A Stirlingshire distillery with a long history. Also known as Glenmurray and St Thomas’s Well.
Lowland Single Malt Scotch Whisky
Stirling distillery was close to the centre of its namesake town. It stood on Shore road, north-east of the railway station, within the long meander of the River Forth south of the Queen’s Haugh. Old maps show several buildings that may have been the distillery but it is not identified as such. With no burn or small watercourse nearby, the distillery may have taken water from the Forth via a lade.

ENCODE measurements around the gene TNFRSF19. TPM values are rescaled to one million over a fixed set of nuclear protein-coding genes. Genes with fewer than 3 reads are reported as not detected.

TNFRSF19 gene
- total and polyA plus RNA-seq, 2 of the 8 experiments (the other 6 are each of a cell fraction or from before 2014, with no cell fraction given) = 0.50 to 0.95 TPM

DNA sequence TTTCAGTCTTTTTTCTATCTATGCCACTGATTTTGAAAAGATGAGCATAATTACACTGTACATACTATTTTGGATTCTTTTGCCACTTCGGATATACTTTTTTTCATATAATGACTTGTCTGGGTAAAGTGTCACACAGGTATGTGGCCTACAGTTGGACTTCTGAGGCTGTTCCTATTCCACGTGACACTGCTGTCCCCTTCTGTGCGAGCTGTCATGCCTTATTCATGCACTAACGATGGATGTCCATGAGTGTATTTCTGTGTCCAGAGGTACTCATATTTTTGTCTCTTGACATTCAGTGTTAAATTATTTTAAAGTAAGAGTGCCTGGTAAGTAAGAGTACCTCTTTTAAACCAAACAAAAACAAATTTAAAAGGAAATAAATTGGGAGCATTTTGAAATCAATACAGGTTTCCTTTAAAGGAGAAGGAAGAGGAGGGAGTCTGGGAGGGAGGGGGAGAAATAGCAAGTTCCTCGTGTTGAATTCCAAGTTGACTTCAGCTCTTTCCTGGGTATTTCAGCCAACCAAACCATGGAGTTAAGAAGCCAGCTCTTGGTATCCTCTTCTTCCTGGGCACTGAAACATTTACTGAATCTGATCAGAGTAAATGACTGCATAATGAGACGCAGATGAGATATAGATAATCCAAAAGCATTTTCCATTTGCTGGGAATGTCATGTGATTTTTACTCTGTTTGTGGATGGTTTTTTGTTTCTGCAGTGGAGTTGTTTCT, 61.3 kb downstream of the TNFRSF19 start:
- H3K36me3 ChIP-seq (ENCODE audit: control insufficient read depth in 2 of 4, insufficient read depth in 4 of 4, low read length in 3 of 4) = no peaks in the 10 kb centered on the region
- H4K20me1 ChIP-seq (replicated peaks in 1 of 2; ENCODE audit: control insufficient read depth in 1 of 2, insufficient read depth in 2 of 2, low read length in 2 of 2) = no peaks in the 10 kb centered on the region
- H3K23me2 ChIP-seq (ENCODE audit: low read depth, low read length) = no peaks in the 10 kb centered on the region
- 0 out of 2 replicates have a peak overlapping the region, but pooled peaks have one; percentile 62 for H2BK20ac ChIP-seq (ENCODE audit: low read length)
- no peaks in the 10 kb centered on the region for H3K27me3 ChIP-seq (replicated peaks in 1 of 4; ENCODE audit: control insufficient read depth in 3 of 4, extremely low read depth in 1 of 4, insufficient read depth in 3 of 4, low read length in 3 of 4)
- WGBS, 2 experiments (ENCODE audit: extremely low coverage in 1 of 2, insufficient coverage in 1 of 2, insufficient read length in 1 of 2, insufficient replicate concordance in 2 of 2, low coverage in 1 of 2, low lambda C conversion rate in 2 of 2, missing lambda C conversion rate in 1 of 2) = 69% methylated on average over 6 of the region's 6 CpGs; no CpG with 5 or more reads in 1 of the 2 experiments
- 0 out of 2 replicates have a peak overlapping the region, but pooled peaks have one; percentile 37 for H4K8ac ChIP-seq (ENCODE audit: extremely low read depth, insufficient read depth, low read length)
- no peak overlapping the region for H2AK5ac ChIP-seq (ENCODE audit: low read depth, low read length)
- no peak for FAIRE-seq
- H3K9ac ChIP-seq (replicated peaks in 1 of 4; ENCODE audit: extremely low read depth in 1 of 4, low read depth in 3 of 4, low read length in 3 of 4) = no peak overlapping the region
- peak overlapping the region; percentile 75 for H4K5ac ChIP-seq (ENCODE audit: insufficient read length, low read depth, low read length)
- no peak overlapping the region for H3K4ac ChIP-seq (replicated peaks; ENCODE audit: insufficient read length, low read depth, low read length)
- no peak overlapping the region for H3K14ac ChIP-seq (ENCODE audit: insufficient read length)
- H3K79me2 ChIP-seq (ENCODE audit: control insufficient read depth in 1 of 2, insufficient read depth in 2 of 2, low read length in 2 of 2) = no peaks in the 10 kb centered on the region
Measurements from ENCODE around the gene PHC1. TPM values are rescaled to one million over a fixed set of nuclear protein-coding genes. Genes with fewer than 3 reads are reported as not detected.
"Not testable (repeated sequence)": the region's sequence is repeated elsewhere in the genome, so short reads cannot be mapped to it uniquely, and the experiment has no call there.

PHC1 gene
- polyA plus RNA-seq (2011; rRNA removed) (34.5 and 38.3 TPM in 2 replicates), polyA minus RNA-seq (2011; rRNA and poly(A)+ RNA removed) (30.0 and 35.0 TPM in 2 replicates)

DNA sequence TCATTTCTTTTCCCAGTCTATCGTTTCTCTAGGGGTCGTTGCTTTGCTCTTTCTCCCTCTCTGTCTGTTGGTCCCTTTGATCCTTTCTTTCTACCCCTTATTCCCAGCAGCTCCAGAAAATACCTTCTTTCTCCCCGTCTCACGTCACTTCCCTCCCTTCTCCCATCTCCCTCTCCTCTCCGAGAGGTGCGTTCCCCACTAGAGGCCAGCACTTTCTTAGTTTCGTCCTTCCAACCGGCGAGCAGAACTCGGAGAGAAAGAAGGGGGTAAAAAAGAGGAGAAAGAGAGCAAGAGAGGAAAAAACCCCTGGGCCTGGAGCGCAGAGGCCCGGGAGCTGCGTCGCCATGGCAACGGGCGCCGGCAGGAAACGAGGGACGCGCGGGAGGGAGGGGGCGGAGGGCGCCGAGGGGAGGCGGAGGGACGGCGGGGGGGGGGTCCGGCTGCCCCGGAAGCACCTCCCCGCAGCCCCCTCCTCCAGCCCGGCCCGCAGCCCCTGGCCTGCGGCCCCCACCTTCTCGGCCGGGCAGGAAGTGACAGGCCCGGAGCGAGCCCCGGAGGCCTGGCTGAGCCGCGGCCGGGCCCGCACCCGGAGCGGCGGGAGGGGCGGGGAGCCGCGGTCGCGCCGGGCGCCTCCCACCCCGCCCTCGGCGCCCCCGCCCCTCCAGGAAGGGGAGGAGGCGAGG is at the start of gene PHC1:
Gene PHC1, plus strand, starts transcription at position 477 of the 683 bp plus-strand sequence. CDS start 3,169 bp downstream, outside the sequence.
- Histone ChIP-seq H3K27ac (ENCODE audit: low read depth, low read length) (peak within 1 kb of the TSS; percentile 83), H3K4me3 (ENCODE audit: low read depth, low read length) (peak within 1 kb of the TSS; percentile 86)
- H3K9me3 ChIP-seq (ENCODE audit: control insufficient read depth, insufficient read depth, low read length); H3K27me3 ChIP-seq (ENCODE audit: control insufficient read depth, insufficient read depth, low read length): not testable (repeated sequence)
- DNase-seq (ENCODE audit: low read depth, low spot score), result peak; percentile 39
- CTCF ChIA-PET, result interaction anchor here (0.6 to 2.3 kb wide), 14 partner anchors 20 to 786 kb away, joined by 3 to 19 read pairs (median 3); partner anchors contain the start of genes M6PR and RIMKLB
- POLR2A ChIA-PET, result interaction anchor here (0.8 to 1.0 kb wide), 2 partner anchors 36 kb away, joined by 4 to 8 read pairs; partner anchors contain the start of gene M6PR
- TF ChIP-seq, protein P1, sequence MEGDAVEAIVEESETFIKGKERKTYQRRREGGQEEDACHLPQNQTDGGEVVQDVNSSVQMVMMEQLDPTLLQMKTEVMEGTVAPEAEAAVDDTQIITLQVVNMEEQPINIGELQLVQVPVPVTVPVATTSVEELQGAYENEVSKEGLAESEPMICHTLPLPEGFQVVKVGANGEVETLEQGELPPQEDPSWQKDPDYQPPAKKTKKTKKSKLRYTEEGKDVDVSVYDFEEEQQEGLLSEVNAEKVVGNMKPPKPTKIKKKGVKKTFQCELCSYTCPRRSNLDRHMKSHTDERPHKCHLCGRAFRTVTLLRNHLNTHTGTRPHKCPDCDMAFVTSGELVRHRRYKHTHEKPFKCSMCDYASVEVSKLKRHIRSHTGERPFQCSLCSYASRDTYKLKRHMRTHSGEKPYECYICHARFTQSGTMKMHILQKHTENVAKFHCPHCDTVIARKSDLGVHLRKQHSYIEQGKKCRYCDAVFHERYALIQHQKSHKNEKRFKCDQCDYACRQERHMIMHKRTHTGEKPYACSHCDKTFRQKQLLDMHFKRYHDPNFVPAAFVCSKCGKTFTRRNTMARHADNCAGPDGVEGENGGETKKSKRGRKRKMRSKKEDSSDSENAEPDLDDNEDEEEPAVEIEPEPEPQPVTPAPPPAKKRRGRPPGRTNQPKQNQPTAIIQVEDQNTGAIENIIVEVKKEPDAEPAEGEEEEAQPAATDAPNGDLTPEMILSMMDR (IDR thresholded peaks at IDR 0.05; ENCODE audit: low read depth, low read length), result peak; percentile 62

Stirling distillery was founded in 1816 by Thomas Littlejohn and survived until 1852, though it was silent for 20 of those years.
During the time it was active, Stirling was licensed to five successive distillers, and finally closed under Catherine Laing, one of the few women to have operated a distillery at that time.
- 1816 Stirling distillery is licensed to Thomas Littlejohn
- 1819 The distillery falls silent
- 1821 Stirling distillery is licensed to W. Paul and recommences production
- 1822-23 A license is issued to William & James Paul
- 1824 Messrs Paul are sequestrated and Stirling distillery is silent once more
- 1825 New licensee Thomas Watt restarts distilling on the site
- 1826 Distilling at Stirling ceases once more
- 1852 Catherine Laing becomes the distillery’s final licence holder
- 1852 Stirling distillery finally closes